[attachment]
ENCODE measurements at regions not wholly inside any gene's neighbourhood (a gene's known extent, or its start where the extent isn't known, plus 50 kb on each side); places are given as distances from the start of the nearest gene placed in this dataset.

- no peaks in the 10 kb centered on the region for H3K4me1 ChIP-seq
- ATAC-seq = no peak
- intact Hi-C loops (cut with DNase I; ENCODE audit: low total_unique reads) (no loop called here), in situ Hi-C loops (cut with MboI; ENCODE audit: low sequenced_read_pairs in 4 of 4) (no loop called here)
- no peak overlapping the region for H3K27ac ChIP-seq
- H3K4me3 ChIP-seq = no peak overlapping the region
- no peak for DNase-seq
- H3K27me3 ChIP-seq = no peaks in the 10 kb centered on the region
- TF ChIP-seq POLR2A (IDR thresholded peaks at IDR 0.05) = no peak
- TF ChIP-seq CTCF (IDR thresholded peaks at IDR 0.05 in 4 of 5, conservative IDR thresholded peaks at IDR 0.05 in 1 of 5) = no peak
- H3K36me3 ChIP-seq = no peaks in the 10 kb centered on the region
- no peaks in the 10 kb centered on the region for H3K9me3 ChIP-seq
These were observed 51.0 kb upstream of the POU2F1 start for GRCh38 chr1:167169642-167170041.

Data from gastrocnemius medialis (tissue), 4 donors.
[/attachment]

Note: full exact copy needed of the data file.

ENCODE measurements at regions not wholly inside any gene's neighbourhood (a gene's known extent, or its start where the extent isn't known, plus 50 kb on each side); places are given as distances from the start of the nearest gene placed in this dataset.

- no peaks in the 10 kb centered on the region for H3K4me1 ChIP-seq
- ATAC-seq = no peak
- intact Hi-C loops (cut with DNase I; ENCODE audit: low total_unique reads) (no loop called here), in situ Hi-C loops (cut with MboI; ENCODE audit: low sequenced_read_pairs in 4 of 4) (no loop called here)
- no peak overlapping the region for H3K27ac ChIP-seq
- H3K4me3 ChIP-seq = no peak overlapping the region
- no peak for DNase-seq
- H3K27me3 ChIP-seq = no peaks in the 10 kb centered on the region
- TF ChIP-seq POLR2A (IDR thresholded peaks at IDR 0.05) = no peak
- TF ChIP-seq CTCF (IDR thresholded peaks at IDR 0.05 in 4 of 5, conservative IDR thresholded peaks at IDR 0.05 in 1 of 5) = no peak
- H3K36me3 ChIP-seq = no peaks in the 10 kb centered on the region
- no peaks in the 10 kb centered on the region for H3K9me3 ChIP-seq
These were observed 51.0 kb upstream of the POU2F1 start for GRCh38 chr1:167169642-167170041.

Data from gastrocnemius medialis (tissue), 4 donors.